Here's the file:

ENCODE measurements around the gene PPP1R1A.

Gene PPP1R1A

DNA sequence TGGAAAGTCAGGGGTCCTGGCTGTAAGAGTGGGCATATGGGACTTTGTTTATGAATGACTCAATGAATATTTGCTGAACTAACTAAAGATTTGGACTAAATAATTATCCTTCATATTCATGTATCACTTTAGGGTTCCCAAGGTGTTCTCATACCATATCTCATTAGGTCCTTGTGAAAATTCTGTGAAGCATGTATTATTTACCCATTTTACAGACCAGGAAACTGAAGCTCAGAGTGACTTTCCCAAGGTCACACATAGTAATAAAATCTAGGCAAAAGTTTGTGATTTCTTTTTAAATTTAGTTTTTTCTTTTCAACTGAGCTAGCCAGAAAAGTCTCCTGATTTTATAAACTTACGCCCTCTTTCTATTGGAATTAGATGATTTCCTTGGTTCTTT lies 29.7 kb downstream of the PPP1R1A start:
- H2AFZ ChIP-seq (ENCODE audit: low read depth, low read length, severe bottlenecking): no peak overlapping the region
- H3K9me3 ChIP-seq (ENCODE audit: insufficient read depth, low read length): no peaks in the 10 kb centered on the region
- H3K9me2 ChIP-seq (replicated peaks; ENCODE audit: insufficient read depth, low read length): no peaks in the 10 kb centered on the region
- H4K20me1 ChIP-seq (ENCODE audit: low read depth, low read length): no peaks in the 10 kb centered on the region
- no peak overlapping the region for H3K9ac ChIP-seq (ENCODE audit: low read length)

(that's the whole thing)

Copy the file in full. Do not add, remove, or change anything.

ENCODE measurements around the gene PPP1R1A.

Gene PPP1R1A

DNA sequence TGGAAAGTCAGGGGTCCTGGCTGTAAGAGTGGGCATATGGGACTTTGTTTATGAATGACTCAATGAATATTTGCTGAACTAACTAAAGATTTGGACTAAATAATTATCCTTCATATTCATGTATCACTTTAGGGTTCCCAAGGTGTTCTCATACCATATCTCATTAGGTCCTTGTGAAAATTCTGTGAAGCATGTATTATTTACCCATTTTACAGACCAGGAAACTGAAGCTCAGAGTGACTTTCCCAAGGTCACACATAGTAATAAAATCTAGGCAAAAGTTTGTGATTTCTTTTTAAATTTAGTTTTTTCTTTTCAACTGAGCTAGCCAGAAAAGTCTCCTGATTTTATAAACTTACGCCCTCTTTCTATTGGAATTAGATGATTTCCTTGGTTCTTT lies 29.7 kb downstream of the PPP1R1A start:
- H2AFZ ChIP-seq (ENCODE audit: low read depth, low read length, severe bottlenecking): no peak overlapping the region
- H3K9me3 ChIP-seq (ENCODE audit: insufficient read depth, low read length): no peaks in the 10 kb centered on the region
- H3K9me2 ChIP-seq (replicated peaks; ENCODE audit: insufficient read depth, low read length): no peaks in the 10 kb centered on the region
- H4K20me1 ChIP-seq (ENCODE audit: low read depth, low read length): no peaks in the 10 kb centered on the region
- no peak overlapping the region for H3K9ac ChIP-seq (ENCODE audit: low read length)